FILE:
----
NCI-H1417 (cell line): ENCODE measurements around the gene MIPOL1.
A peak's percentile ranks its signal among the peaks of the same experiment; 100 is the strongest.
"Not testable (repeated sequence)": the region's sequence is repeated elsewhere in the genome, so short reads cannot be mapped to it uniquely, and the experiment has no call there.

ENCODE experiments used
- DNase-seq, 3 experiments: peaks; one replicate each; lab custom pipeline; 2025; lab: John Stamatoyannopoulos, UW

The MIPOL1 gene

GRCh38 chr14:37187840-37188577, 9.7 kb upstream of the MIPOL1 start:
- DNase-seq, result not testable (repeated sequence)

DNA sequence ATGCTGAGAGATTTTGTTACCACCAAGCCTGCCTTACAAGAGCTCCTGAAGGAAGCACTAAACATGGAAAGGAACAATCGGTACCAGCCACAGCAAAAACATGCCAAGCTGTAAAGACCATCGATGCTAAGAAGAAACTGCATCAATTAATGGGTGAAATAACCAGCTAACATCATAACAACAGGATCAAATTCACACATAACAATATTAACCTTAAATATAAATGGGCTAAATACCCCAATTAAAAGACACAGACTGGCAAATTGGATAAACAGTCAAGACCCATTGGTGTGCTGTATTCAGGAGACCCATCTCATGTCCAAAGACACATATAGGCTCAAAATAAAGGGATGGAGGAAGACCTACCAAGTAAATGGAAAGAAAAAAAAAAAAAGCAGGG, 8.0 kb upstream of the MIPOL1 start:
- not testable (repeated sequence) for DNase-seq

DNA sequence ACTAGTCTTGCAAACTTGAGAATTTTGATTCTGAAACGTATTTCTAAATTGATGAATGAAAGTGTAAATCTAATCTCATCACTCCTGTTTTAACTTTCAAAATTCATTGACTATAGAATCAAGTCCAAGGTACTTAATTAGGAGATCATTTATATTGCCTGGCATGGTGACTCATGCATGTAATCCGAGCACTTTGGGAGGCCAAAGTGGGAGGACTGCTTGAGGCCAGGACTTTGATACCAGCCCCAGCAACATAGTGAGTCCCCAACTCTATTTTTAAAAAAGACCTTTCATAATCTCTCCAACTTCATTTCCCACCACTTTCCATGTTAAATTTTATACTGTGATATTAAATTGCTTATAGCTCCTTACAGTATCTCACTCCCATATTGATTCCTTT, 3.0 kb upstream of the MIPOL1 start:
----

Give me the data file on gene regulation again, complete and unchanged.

NCI-H1417 (cell line): ENCODE measurements around the gene MIPOL1.
A peak's percentile ranks its signal among the peaks of the same experiment; 100 is the strongest.
"Not testable (repeated sequence)": the region's sequence is repeated elsewhere in the genome, so short reads cannot be mapped to it uniquely, and the experiment has no call there.

ENCODE experiments used
- DNase-seq, 3 experiments: peaks; one replicate each; lab custom pipeline; 2025; lab: John Stamatoyannopoulos, UW

The MIPOL1 gene

GRCh38 chr14:37187840-37188577, 9.7 kb upstream of the MIPOL1 start:
- DNase-seq, result not testable (repeated sequence)

DNA sequence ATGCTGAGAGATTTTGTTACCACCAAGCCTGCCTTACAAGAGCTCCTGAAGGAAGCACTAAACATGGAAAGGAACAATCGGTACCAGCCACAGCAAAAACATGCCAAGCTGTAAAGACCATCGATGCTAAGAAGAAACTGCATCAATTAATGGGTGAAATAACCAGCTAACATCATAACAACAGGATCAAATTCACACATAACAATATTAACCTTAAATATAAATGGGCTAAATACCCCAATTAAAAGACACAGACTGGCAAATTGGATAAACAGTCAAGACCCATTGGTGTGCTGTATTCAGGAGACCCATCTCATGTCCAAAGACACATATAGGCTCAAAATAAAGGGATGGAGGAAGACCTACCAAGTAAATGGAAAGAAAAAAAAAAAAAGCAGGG, 8.0 kb upstream of the MIPOL1 start:
- not testable (repeated sequence) for DNase-seq

DNA sequence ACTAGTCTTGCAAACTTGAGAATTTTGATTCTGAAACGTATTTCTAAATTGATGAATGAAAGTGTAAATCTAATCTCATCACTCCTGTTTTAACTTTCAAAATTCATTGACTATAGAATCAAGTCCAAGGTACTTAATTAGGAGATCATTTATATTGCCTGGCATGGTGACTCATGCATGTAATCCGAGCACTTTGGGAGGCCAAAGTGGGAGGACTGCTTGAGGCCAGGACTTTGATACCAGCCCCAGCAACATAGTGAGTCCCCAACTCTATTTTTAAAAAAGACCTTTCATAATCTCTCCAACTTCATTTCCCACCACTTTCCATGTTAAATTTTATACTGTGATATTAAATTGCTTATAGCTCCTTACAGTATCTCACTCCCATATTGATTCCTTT, 3.0 kb upstream of the MIPOL1 start: